Posts on the workshop series 2019-2020 by Eleanor Myerson
Eleanor Myerson is a CHASE-funded PhD candidate at Birkbeck College School of Arts, researching the transmission of ideas and objects from Syria to medieval England. She previously took her MSt in Medieval Literature at Oxford University, where she held the Jeremy Griffiths Memorial Studentship, and her BA in English at Cambridge University, where she received a number of awards, including the Derek Brewer Prize for Medieval Literature and the T.R. Henn Prize for Original Composition. She is currently learning Arabic.
24th January 2020, workshop: Glow of the Senses: Women Writing of Love and Loss
Huzama Habayeb and Hanan al-Shaykh
Our third workshop welcomed two acclaimed authors, Huzama Habayeb, the Palestinian novelist, journalist and poet, and Hanan al-Shaykh, the Lebanese novelist, journalist and playwright. Each writer is lauded for her ability to convey women’s experience with candour and pathos – indeed with such erotic candour that both have had their works banned in the past.
Huzama Habayeb read to us from her recent novel, ‘Velvet’. The novel focused on a single day in the life of Hawwa, our protagonist, whose memories of abusive relationships continually resurface as she goes about her business in Baqa’a Camp, Jordan. What is remarkable about Habayeb’s writing is that her unflinching descriptions of abuse and suffering are paired with equally evocative passages in which the everyday luxuries of fabric, food, colour and music are foregrounded and celebrated. We see the doors of residents’ dwellings, painted painstakingly with mustard yellow, apricot lattices, pistachio designs and amber edges. We are invited to smell velvet, its warmth, its depth, its sensuality. And perhaps most of all, we hear the voice of Fairuz, whose music is quoted throughout the text. Huzama Habayeb sang rather than read Fairuz’s lyrics – ‘My home is yours, I have no one’ – and many others in the room joined her. Participants shared their own associations and memories of Fairuz: for one, her voice conjured the smell of burnt milk.
In Hunan al-Shaykh’s short story, ‘The Land of the Sun’, a car becomes a dot of green colour in the Saudi desert. The scene described is one of horror: a burning vehicle. The attention to the visual both enhances and distracts, both renders the image fixed in the mind and offers us a lifeline of alternative associations.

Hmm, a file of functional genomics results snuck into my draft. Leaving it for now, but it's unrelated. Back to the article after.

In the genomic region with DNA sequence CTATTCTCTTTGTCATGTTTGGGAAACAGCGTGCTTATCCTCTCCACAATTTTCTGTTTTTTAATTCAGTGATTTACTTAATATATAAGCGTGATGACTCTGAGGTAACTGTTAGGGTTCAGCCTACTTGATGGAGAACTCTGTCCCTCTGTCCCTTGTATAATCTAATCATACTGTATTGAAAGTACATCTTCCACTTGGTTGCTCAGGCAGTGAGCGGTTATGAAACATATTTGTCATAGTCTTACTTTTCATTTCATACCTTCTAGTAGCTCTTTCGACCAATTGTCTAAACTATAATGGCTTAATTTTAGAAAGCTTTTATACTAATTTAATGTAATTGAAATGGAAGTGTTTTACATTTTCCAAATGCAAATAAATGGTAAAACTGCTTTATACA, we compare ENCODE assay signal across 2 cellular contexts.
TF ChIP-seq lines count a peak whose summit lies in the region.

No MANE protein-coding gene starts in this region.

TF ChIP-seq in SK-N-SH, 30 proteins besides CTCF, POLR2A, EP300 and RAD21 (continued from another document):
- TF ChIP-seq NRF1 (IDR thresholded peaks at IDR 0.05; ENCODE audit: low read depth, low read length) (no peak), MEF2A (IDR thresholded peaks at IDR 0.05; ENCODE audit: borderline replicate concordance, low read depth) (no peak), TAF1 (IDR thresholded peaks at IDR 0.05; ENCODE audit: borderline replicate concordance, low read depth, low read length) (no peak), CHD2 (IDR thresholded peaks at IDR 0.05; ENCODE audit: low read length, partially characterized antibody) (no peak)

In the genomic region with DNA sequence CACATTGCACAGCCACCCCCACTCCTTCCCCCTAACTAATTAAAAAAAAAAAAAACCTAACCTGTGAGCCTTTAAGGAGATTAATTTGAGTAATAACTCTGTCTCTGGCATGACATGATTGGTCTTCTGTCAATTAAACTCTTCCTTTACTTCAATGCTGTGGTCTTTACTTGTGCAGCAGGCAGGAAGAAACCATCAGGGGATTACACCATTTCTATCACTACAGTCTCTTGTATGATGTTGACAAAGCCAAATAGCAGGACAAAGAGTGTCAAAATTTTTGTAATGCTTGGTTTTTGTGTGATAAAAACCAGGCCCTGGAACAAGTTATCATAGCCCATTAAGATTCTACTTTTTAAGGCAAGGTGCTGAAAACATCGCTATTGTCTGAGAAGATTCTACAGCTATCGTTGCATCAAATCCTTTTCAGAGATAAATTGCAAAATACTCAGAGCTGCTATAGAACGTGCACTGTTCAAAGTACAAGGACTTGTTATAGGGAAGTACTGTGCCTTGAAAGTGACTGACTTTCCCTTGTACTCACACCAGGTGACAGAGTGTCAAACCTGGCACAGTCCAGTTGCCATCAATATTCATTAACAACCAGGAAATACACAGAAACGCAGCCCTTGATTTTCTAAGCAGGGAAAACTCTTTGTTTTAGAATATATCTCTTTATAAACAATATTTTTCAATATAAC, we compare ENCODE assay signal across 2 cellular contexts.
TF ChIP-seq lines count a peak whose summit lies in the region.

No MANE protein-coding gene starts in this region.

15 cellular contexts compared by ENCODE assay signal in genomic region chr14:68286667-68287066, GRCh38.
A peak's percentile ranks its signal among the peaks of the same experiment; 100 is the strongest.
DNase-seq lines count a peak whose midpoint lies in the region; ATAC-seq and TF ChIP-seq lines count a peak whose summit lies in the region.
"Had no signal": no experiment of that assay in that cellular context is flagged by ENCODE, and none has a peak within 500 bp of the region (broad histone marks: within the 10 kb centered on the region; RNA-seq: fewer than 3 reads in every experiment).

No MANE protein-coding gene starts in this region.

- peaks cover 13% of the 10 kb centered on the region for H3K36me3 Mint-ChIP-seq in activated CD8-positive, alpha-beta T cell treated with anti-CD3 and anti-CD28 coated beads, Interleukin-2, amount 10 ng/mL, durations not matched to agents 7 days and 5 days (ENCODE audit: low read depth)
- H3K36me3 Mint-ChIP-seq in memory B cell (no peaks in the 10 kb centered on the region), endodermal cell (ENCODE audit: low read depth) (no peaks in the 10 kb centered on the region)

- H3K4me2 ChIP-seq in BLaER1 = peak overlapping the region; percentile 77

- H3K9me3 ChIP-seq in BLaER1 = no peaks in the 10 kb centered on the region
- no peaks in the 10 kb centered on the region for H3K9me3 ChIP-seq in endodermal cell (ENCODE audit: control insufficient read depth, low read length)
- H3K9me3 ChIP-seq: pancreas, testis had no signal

It is often the nonverbal element in literature which gives rise to its affect: the illusion of touch or smell prompting the reader’s own – sometimes disparate – memories and feelings. The nonverbal can aid the process of translation: after all, if the impact of a text is not contained by language, then this impact should carry easily across from one language to another. At the same time, translating the senses brings other challenges. The memory of burnt milk immanent for one reader in a line of Fairuz is entirely absent for a reader who has never heard her songs. How would this latter reader be brought to appreciate the text as much as the former?
The answer is surely that the process of reading must become one of sensory immersion. The transnational experiences of taste and touch can lead the way into a text in translation. Habayeb and al-Shaykh invite us to see and to feel beyond language, to empathize, that is, in a fuller meaning, requiring all our senses.
6th December 2019, workshop: The Poetics of the Tale
Yasmine Seale & Robert Irwin
What does it mean for a woman to translate the Arabian Nights into English? On the 6th of December we were privileged to welcome a number of people who must be among the best placed to answer this question.
Yasmine Seale’s translation will make her the first woman to translate the complete Arabian Nights into English. In so doing, Seale fulfills an urgent need: the Nights are framed as Shahrazad’s tales: a woman’s voice ripples through them. It must be remembered that the ‘first’ always follows in others’ footsteps, as Wafa’ Tarnowska – one of the participant to the workshop – was able to remind us all in person; Tarnowkska was the first woman to translate a selection of the Nights into English, in a version aimed at children and enjoyed by all.
Of course, the question of what the ‘complete’ Nights might comprise is itself a complex issue. At the workshop, Robert Irwin was on hand to offer his expert insights into the history of the manuscripts and editions of the Nights, providing the essential grounding for our discussions. The Nights were formed through unfolding processes of written, oral and scribal interventions in tradition: ‘completion’ is not to mean ‘closure’.